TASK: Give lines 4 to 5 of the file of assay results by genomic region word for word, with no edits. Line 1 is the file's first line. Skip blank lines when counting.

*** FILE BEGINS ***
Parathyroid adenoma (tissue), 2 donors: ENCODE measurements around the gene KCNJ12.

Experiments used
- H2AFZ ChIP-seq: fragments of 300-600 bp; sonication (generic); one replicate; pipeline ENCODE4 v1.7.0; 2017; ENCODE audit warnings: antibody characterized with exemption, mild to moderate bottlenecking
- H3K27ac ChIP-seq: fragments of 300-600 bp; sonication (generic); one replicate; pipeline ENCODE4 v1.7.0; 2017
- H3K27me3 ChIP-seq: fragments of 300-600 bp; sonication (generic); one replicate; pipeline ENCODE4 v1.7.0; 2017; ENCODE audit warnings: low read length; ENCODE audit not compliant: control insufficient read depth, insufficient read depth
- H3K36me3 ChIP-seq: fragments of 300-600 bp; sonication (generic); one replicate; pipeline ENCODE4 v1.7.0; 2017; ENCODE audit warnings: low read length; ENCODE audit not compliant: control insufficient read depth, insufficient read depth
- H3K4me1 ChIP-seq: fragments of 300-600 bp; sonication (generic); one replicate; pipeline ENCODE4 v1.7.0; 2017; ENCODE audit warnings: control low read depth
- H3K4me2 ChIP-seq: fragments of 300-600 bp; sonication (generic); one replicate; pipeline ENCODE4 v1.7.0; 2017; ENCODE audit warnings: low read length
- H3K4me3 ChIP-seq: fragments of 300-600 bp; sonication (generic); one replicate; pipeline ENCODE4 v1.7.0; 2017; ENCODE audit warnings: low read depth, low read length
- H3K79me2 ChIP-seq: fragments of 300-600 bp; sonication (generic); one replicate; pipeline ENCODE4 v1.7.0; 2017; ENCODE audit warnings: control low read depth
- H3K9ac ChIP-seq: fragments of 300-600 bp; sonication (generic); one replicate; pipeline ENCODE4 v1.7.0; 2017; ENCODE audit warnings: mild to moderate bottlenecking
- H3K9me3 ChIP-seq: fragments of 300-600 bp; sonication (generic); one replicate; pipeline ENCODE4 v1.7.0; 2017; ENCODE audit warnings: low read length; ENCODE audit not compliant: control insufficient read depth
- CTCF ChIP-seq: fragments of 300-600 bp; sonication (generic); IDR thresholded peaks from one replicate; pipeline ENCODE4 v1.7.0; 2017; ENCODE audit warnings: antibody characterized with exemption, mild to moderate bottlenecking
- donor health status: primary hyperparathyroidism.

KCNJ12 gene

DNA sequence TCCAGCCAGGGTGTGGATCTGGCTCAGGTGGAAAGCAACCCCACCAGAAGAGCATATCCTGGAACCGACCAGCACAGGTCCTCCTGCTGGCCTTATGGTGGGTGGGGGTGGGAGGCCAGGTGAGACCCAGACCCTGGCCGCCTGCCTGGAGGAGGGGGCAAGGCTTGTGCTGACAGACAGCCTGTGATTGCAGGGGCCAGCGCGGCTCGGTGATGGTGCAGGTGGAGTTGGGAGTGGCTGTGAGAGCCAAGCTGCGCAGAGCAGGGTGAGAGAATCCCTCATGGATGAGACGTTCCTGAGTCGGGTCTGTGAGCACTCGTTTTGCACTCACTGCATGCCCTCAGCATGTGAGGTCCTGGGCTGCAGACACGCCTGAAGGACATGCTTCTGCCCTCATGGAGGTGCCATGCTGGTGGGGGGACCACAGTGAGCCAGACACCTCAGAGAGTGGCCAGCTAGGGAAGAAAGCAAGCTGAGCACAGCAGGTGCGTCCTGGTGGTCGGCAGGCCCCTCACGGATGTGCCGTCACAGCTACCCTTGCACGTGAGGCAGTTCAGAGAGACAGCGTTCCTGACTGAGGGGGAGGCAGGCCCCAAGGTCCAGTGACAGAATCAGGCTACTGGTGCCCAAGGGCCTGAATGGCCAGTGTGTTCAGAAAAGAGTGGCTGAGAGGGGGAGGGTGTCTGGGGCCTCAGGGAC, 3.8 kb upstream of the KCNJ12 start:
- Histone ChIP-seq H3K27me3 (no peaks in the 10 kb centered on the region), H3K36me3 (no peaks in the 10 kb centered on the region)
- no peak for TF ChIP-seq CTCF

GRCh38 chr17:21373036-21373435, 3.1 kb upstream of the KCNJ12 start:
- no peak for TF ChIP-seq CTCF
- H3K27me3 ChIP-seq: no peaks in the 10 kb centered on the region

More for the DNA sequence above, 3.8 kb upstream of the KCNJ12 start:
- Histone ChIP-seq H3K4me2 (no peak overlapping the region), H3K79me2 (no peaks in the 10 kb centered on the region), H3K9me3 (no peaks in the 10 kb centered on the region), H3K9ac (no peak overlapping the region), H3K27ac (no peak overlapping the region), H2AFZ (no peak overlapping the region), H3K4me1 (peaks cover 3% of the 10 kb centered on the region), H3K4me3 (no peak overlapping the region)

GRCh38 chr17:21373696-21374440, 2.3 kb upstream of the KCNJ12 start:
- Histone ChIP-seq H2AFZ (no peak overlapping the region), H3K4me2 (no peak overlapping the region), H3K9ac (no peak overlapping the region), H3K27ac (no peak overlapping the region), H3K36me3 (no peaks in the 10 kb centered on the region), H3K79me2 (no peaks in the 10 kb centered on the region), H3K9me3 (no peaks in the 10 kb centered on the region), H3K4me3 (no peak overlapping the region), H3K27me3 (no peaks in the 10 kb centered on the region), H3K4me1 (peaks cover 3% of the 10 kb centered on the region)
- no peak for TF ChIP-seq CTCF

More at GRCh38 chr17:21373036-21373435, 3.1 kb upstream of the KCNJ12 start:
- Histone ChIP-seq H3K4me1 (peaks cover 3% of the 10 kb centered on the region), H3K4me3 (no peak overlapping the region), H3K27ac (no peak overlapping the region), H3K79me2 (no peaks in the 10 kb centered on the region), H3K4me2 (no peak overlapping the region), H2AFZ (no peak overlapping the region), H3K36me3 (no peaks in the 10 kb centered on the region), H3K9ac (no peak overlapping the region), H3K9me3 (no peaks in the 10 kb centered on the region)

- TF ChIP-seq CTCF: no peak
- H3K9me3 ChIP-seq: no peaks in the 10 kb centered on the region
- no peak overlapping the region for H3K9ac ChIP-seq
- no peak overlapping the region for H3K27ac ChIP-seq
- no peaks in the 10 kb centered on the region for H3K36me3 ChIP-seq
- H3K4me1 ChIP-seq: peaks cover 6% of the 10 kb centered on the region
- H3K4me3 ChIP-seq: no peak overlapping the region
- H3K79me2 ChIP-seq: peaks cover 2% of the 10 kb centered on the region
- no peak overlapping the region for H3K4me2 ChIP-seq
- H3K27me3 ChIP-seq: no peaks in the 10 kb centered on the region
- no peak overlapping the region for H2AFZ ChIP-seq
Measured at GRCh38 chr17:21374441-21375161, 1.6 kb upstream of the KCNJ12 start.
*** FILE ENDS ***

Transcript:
- H3K27ac ChIP-seq: fragments of 300-600 bp; sonication (generic); one replicate; pipeline ENCODE4 v1.7.0; 2017
- H3K27me3 ChIP-seq: fragments of 300-600 bp; sonication (generic); one replicate; pipeline ENCODE4 v1.7.0; 2017; ENCODE audit warnings: low read length; ENCODE audit not compliant: control insufficient read depth, insufficient read depth